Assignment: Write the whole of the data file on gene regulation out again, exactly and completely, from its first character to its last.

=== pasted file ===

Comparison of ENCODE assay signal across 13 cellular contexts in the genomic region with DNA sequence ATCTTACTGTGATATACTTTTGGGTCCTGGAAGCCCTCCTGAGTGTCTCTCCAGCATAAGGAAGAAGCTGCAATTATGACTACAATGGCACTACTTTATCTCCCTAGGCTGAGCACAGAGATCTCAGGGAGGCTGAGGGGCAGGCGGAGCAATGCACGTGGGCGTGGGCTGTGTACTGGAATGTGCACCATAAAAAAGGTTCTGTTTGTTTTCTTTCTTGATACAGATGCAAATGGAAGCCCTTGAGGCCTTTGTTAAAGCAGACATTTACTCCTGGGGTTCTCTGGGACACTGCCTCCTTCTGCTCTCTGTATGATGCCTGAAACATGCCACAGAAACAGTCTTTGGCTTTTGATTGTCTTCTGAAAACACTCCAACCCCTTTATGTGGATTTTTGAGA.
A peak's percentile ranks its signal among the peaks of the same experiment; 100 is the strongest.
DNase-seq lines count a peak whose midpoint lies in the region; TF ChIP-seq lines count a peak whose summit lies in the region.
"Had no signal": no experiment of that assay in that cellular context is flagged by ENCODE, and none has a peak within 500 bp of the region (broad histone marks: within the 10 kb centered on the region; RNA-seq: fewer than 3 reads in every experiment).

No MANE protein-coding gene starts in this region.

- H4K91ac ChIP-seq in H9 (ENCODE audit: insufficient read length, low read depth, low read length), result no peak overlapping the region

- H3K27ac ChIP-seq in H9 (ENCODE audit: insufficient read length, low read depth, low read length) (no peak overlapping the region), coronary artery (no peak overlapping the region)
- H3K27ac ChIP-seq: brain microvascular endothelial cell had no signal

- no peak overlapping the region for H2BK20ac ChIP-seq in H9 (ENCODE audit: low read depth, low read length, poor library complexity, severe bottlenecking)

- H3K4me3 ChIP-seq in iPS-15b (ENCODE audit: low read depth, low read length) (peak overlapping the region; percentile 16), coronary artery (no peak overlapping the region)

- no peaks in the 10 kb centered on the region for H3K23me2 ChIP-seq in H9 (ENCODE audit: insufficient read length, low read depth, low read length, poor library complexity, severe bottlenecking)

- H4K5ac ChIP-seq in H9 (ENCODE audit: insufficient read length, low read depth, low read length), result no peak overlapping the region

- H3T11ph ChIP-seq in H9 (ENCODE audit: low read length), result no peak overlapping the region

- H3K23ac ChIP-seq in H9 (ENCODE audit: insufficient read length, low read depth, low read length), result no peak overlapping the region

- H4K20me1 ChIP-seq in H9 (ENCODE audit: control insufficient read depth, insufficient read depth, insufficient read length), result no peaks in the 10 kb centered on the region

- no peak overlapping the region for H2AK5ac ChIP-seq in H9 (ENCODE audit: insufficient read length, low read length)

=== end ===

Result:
Comparison of ENCODE assay signal across 13 cellular contexts in the genomic region with DNA sequence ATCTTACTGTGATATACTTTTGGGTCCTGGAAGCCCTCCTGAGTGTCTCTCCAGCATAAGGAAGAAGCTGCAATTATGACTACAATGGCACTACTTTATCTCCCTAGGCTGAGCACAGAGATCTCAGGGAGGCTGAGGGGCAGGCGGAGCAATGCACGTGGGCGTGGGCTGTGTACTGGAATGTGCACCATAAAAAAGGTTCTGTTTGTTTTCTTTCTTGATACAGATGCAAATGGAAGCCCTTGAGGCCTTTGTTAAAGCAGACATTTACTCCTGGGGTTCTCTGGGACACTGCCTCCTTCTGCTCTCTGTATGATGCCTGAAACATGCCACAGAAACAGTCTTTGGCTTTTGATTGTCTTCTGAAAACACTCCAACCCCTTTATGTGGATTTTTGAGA.
A peak's percentile ranks its signal among the peaks of the same experiment; 100 is the strongest.
DNase-seq lines count a peak whose midpoint lies in the region; TF ChIP-seq lines count a peak whose summit lies in the region.
"Had no signal": no experiment of that assay in that cellular context is flagged by ENCODE, and none has a peak within 500 bp of the region (broad histone marks: within the 10 kb centered on the region; RNA-seq: fewer than 3 reads in every experiment).

No MANE protein-coding gene starts in this region.

- H4K91ac ChIP-seq in H9 (ENCODE audit: insufficient read length, low read depth, low read length), result no peak overlapping the region

- H3K27ac ChIP-seq in H9 (ENCODE audit: insufficient read length, low read depth, low read length) (no peak overlapping the region), coronary artery (no peak overlapping the region)
- H3K27ac ChIP-seq: brain microvascular endothelial cell had no signal

- no peak overlapping the region for H2BK20ac ChIP-seq in H9 (ENCODE audit: low read depth, low read length, poor library complexity, severe bottlenecking)

- H3K4me3 ChIP-seq in iPS-15b (ENCODE audit: low read depth, low read length) (peak overlapping the region; percentile 16), coronary artery (no peak overlapping the region)

- no peaks in the 10 kb centered on the region for H3K23me2 ChIP-seq in H9 (ENCODE audit: insufficient read length, low read depth, low read length, poor library complexity, severe bottlenecking)

- H4K5ac ChIP-seq in H9 (ENCODE audit: insufficient read length, low read depth, low read length), result no peak overlapping the region

- H3T11ph ChIP-seq in H9 (ENCODE audit: low read length), result no peak overlapping the region

- H3K23ac ChIP-seq in H9 (ENCODE audit: insufficient read length, low read depth, low read length), result no peak overlapping the region

- H4K20me1 ChIP-seq in H9 (ENCODE audit: control insufficient read depth, insufficient read depth, insufficient read length), result no peaks in the 10 kb centered on the region

- no peak overlapping the region for H2AK5ac ChIP-seq in H9 (ENCODE audit: insufficient read length, low read length)